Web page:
An introduction to the issue of listening to the literature
In the withdrawal of the Forgotten from the language of signs and from memory, justice, in fact, is born for man, and only for him. It is born, not as a discourse to be passed over in silence or made widespread, but as a voice; not as a testament’s in one’s own hand, but like a heralding gesture or a vocation.
Giorgio Agamben, Idea of Prose
Listening to the Literature. The Initial Reconaissance
Interpreting numerous poems in terms of their rhythmic and intonation structure, I have drawn attention to two problems in literary studies. First, that reading is a solely visual activity in these studies. Meanwhile, it is worth seeing that each poem, and not only one oriented on musical perception, intends to be listened to since it constitutes a graphic voice representation. It this perspective, the sound is embedded and embodied in the literary text. This means, in turn, that it does not emphasize the meaning of the text, enrichening it phonically (for example, by harnessing phonetic stylistic means) but adds another layer of meaning to this text. Contrary to vision, listening appears to be more about affectively perceiving than analytical one. Following Jean Luc-Nancy, this sense will always be on the edge of the meaning, what it means that we cannot hear to catch a sense beyond sound. Hence, it is so important to realize that, unlike reading, listening provides another kind of experience, which is close to a sensual one.
Second, the existing tools in poetics (even if it binds up with a phonic analysis of the literary text, such as Eduard Sievers’s ‘Philology of the Ear’ Ohrenphilologie) are insufficient to investigate the tensions between the literal meaning of the text and its sound, especially in the latest poetry. If the invention of sound-reproduction technologies changed the way we listen or hear, and processes for manipulating and converting the sonic texture affected the twentieth-century western culture, the mode of our writing and producing knowledge altered as well.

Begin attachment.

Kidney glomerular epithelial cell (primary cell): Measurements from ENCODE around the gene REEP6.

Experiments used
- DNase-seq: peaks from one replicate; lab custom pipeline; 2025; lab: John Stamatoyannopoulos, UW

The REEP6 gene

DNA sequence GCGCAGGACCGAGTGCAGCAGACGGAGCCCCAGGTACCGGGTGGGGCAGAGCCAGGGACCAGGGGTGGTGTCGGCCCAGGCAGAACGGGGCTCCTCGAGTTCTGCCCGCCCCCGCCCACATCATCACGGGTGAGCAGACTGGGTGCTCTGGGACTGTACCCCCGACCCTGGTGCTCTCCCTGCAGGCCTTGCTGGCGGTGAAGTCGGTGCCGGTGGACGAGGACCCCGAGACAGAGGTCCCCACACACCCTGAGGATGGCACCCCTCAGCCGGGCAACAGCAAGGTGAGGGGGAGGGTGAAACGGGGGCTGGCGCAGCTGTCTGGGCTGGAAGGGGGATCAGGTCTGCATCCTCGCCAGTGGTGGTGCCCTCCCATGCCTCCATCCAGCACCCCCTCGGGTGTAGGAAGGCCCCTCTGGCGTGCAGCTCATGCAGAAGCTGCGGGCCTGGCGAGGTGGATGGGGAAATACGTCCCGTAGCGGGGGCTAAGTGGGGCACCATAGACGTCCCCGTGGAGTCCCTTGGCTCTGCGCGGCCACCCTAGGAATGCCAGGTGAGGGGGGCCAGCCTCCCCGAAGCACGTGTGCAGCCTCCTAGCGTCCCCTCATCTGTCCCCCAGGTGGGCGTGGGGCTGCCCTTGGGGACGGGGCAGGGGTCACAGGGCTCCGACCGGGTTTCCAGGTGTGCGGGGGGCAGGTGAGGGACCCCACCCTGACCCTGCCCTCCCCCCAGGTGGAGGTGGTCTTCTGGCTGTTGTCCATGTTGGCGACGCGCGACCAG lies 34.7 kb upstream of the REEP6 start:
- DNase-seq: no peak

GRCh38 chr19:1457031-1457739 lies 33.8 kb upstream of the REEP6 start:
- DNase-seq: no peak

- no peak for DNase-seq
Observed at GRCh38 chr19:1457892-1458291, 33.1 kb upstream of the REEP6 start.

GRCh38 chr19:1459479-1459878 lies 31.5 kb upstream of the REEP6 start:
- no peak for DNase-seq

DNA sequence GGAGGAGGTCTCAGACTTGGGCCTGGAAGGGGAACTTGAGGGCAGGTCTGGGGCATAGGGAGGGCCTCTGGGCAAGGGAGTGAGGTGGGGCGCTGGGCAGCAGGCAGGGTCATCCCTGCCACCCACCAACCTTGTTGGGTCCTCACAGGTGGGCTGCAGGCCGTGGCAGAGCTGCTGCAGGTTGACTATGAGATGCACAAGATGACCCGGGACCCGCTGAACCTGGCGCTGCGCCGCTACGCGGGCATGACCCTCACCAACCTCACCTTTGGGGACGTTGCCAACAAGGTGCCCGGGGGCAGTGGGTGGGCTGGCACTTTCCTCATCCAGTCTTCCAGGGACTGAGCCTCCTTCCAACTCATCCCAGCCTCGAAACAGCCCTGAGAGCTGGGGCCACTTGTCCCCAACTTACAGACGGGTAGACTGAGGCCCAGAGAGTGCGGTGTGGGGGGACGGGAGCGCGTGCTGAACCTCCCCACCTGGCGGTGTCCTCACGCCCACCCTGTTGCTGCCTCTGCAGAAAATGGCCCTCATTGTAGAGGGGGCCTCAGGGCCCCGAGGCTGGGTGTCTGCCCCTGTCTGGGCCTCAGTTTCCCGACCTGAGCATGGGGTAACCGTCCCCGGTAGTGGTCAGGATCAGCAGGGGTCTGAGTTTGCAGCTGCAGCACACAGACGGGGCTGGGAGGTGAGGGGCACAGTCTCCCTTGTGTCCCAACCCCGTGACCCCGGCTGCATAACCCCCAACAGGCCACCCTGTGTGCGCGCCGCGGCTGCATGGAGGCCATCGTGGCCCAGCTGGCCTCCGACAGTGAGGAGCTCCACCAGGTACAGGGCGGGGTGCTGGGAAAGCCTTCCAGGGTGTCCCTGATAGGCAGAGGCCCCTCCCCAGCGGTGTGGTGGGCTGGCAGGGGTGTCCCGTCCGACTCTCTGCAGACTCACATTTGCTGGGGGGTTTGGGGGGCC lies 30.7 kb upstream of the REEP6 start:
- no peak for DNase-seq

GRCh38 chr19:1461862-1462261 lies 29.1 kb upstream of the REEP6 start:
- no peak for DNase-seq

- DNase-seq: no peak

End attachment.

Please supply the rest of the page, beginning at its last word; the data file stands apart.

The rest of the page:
From this perspective, I would like to outline the problem of the latest Polish political poetry, which exposes the tension of this sort between reading and listening to literature. According to Polish literary critics, the political function of this poetry is connected more with the content than with the phonic organisation. However, from the other side, if the phonic organisation is the way this poetry exists, it means that its political character reveals through it. Therefore, I will attempt to demonstrate that is not the political meaning of these texts but sound that make them a significant voice in social discourse.
Voice of Representation
Over the last couple of years, it has been assumed by Polish literary critics that we are dealing with a sort of generational shift in the latest Polish poetry, namely, with the generation of the poetry of political involvement. Its beginning symbolizes mainly literary works of three poets: Szczepan Kopyt, Konrad Góra, and Kira Pietrek. As Marta Koronkiewicz and Paweł Kaczmarski (critics responsible for constitution this category in Polish poetry) have encapsulated, the notion of involvement implies two things. The first one is this poetry raises directly the current sociopolitical issues, and the second concerns their aiming for social change through it. Its fundamental aim is to oppose capitalist exploitation and take the floor on behalf of those whose voice is not represented in social discourse. The other identification mark of this poetry appears to be its idiomatic language, which is prevalently interpreted as the language of sabotaging capitalist narrations. It means that this language can capture some power mechanisms from the privileged capitalist discourse and harness them to express the issues of excluded communities.
Therefore, one of the most common descriptions of this poetry is through minorities’ voice of representation. Currently, that metaphor has grown into a concept, which organizes the category of political involvement. However, in this case, the question arises that such a defined voice represents anybody or anything, and can we still name it as a voice? As Jonathan Sterne puts it, in postmodernist discourse, the voice appears to be overburdened by various critical studies. As seen, it illustrates that voice brings clearly defined connotations; for instance, that voice gives you the right to participate in a public sphere. Nevertheless, in fact, voice, which signifies, is just speech. Paradoxically then, instead of releasing the voice of representation, critical discourses appropriate it by new possibilities of meanings.